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Publication numberUS20040088361 A1
Publication typeApplication
Application numberUS 10/289,473
Publication dateMay 6, 2004
Filing dateNov 6, 2002
Priority dateNov 6, 2002
Also published asWO2004044743A2, WO2004044743A3
Publication number10289473, 289473, US 2004/0088361 A1, US 2004/088361 A1, US 20040088361 A1, US 20040088361A1, US 2004088361 A1, US 2004088361A1, US-A1-20040088361, US-A1-2004088361, US2004/0088361A1, US2004/088361A1, US20040088361 A1, US20040088361A1, US2004088361 A1, US2004088361A1
InventorsStuart Statman
Original AssigneeStuart Statman
Export CitationBiBTeX, EndNote, RefMan
External Links: USPTO, USPTO Assignment, Espacenet
Method and system for distributing information to services via a node hierarchy
US 20040088361 A1
Abstract
A computer-based method and system for distributing information from a source to a service that is to process the information. The distribution system provides a node hierarchy of distribution nodes and service nodes. The node hierarchy has a root node, which is a distribution node, that receives information that is to be distributed to a service node. The root node passes the received information to its child nodes, which may be either distribution nodes or service nodes. Each child node may determine whether or not to accept the information for further distribution or for servicing. If a distribution node accepts the passed information, then it passes the information to each of its child nodes. The information is thus passed down the node hierarchy through distribution nodes to service nodes that will accept and process the information.
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Claims(45)
I/we claim:
1. A distribution node of a computer system for distributing information, comprising:
a queue that stores information;
a pass component that is provided information, determines whether the provided information is to be processed by the distribution node, and when the provided information is to be processed by the distribution node, stores the provided information in the queue;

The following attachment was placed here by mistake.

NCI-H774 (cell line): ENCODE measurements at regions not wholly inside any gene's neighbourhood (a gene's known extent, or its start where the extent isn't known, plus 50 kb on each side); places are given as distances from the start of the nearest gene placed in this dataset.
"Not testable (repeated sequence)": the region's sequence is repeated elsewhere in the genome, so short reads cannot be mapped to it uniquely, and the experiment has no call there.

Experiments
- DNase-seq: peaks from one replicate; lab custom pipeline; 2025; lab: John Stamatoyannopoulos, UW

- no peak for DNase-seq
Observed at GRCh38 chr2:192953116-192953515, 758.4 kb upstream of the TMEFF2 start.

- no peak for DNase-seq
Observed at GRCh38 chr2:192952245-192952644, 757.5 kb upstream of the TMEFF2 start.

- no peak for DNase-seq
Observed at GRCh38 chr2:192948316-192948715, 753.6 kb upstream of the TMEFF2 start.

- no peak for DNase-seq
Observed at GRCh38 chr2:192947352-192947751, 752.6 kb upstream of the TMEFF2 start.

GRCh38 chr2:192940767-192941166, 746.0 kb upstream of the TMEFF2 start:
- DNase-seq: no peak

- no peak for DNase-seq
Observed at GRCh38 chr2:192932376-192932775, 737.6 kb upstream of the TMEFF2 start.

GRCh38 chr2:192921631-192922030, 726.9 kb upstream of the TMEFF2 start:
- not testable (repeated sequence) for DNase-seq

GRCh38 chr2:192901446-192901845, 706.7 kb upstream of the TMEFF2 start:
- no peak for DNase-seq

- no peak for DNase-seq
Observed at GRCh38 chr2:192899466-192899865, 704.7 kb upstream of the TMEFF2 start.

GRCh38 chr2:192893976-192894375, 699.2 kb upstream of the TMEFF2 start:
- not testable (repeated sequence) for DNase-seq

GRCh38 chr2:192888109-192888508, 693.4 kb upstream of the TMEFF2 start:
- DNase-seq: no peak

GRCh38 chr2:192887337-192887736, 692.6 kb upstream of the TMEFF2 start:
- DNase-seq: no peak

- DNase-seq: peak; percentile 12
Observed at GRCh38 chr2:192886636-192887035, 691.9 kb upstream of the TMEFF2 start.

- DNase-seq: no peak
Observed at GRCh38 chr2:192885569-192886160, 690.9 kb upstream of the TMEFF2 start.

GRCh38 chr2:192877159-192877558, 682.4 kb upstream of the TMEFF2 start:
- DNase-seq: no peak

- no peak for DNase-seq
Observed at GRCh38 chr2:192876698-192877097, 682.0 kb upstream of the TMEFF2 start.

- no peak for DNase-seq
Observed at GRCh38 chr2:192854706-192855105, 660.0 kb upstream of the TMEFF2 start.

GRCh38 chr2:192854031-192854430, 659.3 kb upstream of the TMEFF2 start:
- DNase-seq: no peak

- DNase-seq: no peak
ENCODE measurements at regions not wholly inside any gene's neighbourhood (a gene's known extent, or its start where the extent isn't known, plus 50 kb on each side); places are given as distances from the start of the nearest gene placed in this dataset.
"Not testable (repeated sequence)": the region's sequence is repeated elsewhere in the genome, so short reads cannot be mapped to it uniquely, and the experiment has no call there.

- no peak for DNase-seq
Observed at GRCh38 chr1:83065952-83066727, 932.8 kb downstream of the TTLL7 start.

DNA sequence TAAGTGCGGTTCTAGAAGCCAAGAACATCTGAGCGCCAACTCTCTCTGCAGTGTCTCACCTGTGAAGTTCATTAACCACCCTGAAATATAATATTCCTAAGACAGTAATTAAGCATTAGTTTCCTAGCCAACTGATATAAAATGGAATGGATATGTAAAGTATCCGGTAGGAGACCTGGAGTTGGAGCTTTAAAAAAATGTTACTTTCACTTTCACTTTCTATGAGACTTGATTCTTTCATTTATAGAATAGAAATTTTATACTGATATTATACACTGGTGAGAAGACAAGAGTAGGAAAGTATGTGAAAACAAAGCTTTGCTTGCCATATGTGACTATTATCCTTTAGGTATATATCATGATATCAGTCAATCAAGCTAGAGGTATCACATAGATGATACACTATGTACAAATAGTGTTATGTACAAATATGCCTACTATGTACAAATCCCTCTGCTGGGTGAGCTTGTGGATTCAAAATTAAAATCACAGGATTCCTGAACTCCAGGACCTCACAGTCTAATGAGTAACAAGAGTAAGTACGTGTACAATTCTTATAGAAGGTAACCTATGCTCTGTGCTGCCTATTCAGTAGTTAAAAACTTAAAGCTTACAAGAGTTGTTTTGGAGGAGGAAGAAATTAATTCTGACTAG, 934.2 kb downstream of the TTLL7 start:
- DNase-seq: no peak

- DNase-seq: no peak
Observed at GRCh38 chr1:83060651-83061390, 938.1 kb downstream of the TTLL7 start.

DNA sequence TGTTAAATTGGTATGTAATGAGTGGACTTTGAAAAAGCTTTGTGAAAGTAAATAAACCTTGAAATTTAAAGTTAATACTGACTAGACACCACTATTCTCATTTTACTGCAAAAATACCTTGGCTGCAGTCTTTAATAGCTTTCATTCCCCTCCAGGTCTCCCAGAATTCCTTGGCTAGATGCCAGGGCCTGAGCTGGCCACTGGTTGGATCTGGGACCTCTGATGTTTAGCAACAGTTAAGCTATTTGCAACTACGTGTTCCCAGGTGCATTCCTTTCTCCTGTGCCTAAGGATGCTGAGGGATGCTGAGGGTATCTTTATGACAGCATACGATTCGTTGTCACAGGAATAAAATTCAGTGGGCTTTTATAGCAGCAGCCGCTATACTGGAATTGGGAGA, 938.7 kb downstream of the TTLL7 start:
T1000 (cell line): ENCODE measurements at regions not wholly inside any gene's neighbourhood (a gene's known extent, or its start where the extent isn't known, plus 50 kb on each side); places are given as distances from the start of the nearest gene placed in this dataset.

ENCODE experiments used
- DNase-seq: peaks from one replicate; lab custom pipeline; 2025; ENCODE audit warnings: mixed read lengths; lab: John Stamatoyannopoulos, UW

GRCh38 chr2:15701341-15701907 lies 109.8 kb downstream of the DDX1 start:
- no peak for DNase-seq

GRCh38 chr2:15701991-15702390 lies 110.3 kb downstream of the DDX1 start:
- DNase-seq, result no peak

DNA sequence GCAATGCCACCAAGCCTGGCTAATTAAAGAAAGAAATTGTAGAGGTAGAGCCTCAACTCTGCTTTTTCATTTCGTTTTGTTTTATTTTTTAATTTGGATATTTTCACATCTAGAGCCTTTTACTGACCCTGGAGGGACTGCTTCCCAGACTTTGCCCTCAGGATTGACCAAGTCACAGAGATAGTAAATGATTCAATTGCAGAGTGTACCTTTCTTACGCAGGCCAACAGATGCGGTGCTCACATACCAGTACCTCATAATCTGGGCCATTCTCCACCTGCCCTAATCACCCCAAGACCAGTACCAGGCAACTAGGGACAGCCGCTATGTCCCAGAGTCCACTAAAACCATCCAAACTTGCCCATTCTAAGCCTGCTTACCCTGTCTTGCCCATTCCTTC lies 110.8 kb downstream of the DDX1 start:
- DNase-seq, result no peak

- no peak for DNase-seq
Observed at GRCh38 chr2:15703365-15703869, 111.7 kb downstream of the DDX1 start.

an act component that is provided information and passes the provided information to a pass component of each child node of the distribution node; and
a thread component that retrieves information from the queue and invokes the act component providing the retrieved information.
2. The distribution node of claim 1 wherein each child node registers with the distribution node.
3. The distribution node of claim 2 wherein the registering includes providing information so that the distribution node can invoke the pass component of the child node.
4. The distribution node of claim 1 wherein the distribution node is implemented as an object with the pass component and act component being functions of the object.
5. The distribution node of claim 1 wherein the distribution node is part of a node hierarchy of distribution nodes.
6. The distribution node of claim 1 including an accept component that determines whether the provided information is to be processed by the distribution node.
7. The distribution node of claim 6 wherein the pass component invokes the accept component to determine whether the provided information is to be processed by the distribution node.
8. The distribution node of claim 6 wherein the pass component and accept components are common to multiple distribution nodes and the accept component may be customized for each distribution node.
9. The distribution node of claim 1 wherein a child node is a service node.
10. The distribution node of claim 1 wherein a child node is a distribution node.
11. A method in a computer system for distributing information to services, the method comprising:
providing a node hierarchy including distribution nodes and service nodes;
under control of each distribution node,
when information to be distributed is received at the distribution node,
determining whether information is to be accepted by the distribution node;
when the information is to be accepted by the distribution node, storing the information for further processing by the distribution node;
processing the stored information by retrieving the stored information and providing the stored information to child nodes of the distribution node, wherein the processing occurs in a separate thread from the determining and storing; and
under control of each service node,
when information to be distributed is received at the service node, performing the service based on the received information.